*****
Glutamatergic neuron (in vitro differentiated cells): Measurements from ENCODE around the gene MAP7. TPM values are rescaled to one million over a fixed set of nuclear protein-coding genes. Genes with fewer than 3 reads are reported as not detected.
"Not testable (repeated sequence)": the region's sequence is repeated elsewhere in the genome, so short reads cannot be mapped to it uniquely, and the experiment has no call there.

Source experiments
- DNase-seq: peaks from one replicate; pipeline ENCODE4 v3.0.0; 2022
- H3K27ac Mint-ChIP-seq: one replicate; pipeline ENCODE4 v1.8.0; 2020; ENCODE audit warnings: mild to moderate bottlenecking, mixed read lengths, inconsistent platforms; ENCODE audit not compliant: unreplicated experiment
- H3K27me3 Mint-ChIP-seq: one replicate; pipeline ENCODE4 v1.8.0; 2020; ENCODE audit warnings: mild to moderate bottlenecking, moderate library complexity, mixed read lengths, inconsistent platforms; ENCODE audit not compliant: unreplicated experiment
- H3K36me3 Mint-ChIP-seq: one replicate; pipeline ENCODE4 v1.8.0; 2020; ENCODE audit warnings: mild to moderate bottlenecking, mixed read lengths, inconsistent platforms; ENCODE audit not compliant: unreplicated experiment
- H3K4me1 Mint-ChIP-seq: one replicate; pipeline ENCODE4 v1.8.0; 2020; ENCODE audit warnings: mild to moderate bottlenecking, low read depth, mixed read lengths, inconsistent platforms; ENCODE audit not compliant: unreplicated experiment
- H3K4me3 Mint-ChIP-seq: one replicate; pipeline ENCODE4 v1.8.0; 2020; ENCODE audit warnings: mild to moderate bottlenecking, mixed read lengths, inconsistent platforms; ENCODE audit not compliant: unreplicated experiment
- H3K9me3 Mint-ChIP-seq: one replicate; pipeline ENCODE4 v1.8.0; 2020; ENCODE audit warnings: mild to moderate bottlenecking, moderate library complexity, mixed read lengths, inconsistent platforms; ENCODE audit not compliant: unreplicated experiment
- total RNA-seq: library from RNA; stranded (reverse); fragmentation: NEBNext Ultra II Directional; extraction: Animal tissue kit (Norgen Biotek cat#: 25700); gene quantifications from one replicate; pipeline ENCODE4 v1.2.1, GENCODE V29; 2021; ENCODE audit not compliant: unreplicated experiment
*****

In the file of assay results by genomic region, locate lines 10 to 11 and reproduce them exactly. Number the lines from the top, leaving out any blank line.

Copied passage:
- H3K9me3 Mint-ChIP-seq: one replicate; pipeline ENCODE4 v1.8.0; 2020; ENCODE audit warnings: mild to moderate bottlenecking, moderate library complexity, mixed read lengths, inconsistent platforms; ENCODE audit not compliant: unreplicated experiment
- total RNA-seq: library from RNA; stranded (reverse); fragmentation: NEBNext Ultra II Directional; extraction: Animal tissue kit (Norgen Biotek cat#: 25700); gene quantifications from one replicate; pipeline ENCODE4 v1.2.1, GENCODE V29; 2021; ENCODE audit not compliant: unreplicated experiment